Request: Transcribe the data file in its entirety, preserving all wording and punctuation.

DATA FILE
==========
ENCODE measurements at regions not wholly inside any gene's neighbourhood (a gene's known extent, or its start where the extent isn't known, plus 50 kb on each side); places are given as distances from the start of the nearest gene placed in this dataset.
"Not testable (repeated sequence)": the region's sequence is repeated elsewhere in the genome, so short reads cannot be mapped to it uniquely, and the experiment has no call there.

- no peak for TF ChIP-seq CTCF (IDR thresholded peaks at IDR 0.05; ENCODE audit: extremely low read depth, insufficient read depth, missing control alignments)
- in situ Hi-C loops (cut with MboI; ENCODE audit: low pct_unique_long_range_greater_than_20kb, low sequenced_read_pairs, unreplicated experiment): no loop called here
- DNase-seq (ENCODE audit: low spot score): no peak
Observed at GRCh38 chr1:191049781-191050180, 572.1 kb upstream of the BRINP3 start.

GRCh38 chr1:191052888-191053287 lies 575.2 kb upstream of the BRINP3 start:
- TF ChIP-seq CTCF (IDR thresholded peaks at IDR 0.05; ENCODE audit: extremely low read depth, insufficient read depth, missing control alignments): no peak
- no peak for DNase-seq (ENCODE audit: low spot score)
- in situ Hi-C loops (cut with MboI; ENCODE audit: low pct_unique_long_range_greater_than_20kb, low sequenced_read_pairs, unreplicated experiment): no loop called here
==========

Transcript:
ENCODE measurements at regions not wholly inside any gene's neighbourhood (a gene's known extent, or its start where the extent isn't known, plus 50 kb on each side); places are given as distances from the start of the nearest gene placed in this dataset.
"Not testable (repeated sequence)": the region's sequence is repeated elsewhere in the genome, so short reads cannot be mapped to it uniquely, and the experiment has no call there.

- no peak for TF ChIP-seq CTCF (IDR thresholded peaks at IDR 0.05; ENCODE audit: extremely low read depth, insufficient read depth, missing control alignments)
- in situ Hi-C loops (cut with MboI; ENCODE audit: low pct_unique_long_range_greater_than_20kb, low sequenced_read_pairs, unreplicated experiment): no loop called here
- DNase-seq (ENCODE audit: low spot score): no peak
Observed at GRCh38 chr1:191049781-191050180, 572.1 kb upstream of the BRINP3 start.

GRCh38 chr1:191052888-191053287 lies 575.2 kb upstream of the BRINP3 start:
- TF ChIP-seq CTCF (IDR thresholded peaks at IDR 0.05; ENCODE audit: extremely low read depth, insufficient read depth, missing control alignments): no peak
- no peak for DNase-seq (ENCODE audit: low spot score)
- in situ Hi-C loops (cut with MboI; ENCODE audit: low pct_unique_long_range_greater_than_20kb, low sequenced_read_pairs, unreplicated experiment): no loop called here